lasagnaUsually once a year, always in the winter or late fall or very early spring, I bake lasagna. I mean, why turn on the oven when it’s 86F (30F)? But when it’s 23F (-5C), that’s another matter entirely. And I generally make at least TWO of them, because the mess from making one just isn’t worth the effort.

On page 247 of Betty Crocker’s 40th Anniversary Edition Cookbook is the recipe for Italian Sausage Lasagna. Oddly, it’s in the Meat section of the book. Usually, I don’t put in any meat at all. I have added spinach, though.

This year, though, we had a half pound of chicken sausage, left over from my daughter’s experimental meal the night before. She told me that taking it out of the casings was “disgusting.” Oh, how bad can it be? It’s like ground beef, right? Well, no, actually. It felt clammy. Never again. I’ll slice it instead. The recipe called for two pounds, but we go with what we have.

I cook the chicken sausage, two mediumish chopped onions and some garlic that my wife had in the fridge. Did I add a couple teaspoons of sugar? I don’t recall. Need a lot of tomato. The recipe wants 32 ounces of tomatoes and 30 ounces of tomato sauce. I’ll at least double it.

Cook it all together until it boils, then let it simmer. The book says for 45 minutes, but I’ve gone longer and shorter than that. Preheat the oven to 350 degrees.

Mix a carton of ricotta cheese, 24 ounces, and a carton of cottage cheese, 32 ounces, with a half a cup of Parmesan.

Don’t cook the lasagna noodles

Then spread the sauce mixture in the bottom of the baking dish. Add the dry lasagna noodles, because dealing with wet pasta noodles is too much like work. Then more sauce, cheese mixture, sauce, mozzarella, noodles, sauce. Basically the idea is to have enough sauce and other liquids so that cooking the pasta is unnecessary.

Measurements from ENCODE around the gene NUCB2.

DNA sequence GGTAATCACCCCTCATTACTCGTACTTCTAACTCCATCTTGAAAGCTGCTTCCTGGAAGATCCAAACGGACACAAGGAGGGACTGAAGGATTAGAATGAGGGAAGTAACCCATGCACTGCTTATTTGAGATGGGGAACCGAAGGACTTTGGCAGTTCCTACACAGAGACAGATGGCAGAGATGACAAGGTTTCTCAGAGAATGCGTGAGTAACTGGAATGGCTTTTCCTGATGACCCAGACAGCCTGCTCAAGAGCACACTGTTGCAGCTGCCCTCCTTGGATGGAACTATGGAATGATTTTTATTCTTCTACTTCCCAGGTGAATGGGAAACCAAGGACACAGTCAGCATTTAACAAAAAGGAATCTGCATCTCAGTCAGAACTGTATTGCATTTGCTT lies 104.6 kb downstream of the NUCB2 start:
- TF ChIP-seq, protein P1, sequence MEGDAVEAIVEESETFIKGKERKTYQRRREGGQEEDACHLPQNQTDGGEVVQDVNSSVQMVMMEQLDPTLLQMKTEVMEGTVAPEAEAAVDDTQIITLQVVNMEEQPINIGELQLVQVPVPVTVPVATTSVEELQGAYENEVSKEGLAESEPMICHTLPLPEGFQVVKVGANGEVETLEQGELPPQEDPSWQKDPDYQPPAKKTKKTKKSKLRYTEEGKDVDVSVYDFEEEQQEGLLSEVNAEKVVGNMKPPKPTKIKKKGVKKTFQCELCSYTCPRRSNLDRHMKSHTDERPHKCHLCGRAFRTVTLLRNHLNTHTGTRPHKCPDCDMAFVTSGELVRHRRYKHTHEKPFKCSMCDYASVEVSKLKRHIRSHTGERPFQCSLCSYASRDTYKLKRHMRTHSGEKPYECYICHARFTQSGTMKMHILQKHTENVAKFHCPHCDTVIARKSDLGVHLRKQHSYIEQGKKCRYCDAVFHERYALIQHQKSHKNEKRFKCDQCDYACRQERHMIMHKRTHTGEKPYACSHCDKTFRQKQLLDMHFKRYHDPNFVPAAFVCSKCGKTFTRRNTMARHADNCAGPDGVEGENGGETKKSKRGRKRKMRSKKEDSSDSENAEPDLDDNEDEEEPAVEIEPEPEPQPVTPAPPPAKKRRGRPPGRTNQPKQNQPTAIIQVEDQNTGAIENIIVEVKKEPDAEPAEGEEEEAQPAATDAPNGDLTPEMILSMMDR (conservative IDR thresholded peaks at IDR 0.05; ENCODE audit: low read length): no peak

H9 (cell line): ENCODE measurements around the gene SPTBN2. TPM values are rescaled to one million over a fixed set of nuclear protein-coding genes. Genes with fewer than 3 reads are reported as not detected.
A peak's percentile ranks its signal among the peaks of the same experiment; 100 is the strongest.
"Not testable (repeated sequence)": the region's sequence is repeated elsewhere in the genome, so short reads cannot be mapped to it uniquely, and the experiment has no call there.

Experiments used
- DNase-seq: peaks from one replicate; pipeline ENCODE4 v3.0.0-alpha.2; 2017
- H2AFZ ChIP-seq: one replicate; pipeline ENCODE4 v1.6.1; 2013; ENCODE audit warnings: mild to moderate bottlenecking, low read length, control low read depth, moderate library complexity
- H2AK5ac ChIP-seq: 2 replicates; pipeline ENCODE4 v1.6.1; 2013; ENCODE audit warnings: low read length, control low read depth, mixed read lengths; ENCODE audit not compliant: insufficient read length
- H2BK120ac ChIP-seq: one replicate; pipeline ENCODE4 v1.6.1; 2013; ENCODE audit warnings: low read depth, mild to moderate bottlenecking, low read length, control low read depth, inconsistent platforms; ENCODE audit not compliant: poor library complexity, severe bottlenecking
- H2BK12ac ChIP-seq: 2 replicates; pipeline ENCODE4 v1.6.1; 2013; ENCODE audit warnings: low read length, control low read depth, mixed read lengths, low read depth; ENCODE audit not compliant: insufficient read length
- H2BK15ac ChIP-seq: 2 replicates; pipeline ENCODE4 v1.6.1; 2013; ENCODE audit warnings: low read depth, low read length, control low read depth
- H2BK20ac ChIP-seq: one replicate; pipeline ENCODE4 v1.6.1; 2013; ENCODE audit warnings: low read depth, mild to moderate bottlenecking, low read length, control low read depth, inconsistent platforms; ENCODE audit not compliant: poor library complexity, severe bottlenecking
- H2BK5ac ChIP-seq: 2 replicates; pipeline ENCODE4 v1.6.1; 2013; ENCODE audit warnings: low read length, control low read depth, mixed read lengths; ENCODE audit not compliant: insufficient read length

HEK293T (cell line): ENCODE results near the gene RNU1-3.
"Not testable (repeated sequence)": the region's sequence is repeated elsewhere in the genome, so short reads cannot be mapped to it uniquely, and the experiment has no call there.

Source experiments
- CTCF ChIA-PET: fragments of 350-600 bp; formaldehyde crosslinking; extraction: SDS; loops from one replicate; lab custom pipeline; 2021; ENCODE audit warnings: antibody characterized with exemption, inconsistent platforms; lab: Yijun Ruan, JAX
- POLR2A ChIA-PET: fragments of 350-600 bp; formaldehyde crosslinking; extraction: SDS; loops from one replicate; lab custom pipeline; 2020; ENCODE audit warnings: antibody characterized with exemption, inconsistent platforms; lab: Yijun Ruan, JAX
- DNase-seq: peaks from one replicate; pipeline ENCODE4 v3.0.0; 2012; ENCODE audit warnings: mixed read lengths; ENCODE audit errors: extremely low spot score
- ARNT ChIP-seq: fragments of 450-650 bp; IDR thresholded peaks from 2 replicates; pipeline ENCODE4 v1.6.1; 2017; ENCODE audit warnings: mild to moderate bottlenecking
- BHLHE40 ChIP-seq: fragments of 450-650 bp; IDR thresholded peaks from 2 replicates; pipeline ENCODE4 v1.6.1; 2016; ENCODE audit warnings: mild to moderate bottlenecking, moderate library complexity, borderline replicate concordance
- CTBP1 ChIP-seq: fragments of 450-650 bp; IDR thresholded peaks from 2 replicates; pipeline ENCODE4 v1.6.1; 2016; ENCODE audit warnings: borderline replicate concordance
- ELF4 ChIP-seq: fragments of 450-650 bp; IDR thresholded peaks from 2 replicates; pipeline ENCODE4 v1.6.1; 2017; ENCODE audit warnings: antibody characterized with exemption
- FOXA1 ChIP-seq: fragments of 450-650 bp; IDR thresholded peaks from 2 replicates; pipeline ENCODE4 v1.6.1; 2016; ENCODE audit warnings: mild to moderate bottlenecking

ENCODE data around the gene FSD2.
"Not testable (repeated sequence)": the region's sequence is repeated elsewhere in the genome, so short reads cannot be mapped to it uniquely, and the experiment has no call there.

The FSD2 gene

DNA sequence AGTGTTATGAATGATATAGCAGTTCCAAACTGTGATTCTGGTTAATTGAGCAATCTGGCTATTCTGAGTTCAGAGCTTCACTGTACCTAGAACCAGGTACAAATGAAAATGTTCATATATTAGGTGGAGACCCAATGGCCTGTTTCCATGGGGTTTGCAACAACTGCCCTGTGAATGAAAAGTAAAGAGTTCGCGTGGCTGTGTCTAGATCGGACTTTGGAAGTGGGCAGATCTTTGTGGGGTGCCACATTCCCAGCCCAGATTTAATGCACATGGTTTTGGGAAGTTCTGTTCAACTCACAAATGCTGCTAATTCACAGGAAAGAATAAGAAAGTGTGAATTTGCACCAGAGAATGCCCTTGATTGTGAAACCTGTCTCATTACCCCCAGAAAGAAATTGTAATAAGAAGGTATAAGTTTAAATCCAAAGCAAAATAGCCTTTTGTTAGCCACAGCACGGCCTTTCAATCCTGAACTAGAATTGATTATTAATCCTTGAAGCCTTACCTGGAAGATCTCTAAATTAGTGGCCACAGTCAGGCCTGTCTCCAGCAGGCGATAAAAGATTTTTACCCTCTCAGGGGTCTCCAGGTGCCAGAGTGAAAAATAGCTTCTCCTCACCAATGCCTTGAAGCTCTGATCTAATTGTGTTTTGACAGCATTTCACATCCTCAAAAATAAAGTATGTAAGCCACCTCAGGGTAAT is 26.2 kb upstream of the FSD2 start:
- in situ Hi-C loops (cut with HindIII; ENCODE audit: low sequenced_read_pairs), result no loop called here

Cover and bake 30 minutes, and uncover for another 15. Unless your oven is running cool, which ours does, and end up cooking covered another 20 minutes and uncovered for 10 more.

They turned out OK, one with wheat pasta, and one with the traditional style. But note to OGA: not as good as the lasagna you’re bringing over to my house on March 14, OK?

Lasagna – Weird Al Yankovic.

30-Day Challenge: Day 5 – Favorite Food

Do I HAVE a favorite food?

It’s much easier to pick the things I DON’T like.

Ah, a tough one. Certainly, I’ve stated my love of spinach lasagna. Partly, it came from the realization that I didn’t have to cook the noodles beforehand; no, you don’t need to buy those special noodles, you just need extra tomato sauce. But I don’t have it very often. Same goes for dishes with duck, or a beef steak.

I do know that I tend to like things mixed more than plain. Cheerios and shredded wheat is better than either component.
orange juice and cranberry juice
cottage cheese and apple sauce
sharp Cheddar cheese and a Ritz cracker

Thing is, I don’t like that many things over and over. I eat a lot of chicken, but it becomes tolerable only because it’s prepared in different ways.

Though I have gotten into ruts. If I have a bagel, it’ll always be cinnamon raisin, if it’s available. Likewise, strawberry ice cream, lamb saag (spinach) from the local Indian restaurant. My candy choice tends to be plain M&Ms, which I eat in color order (red, orange, yellow, green, blue, brown); it’s part of the enjoyment.

Do I HAVE a favorite food? I suppose it’s spinach, a function of propaganda from daily doses of Popeye on television as a child.

It’s much easier to pick the things I DON’T like: things with peanut butter; things with the artificial banana flavor (I like bananas) or almost any fruit; anchovy; cauliflower; sauerkraut. Don’t drink coffee, beer, vermouth or Scotch, so I don’t like coffee ice cream, e.g.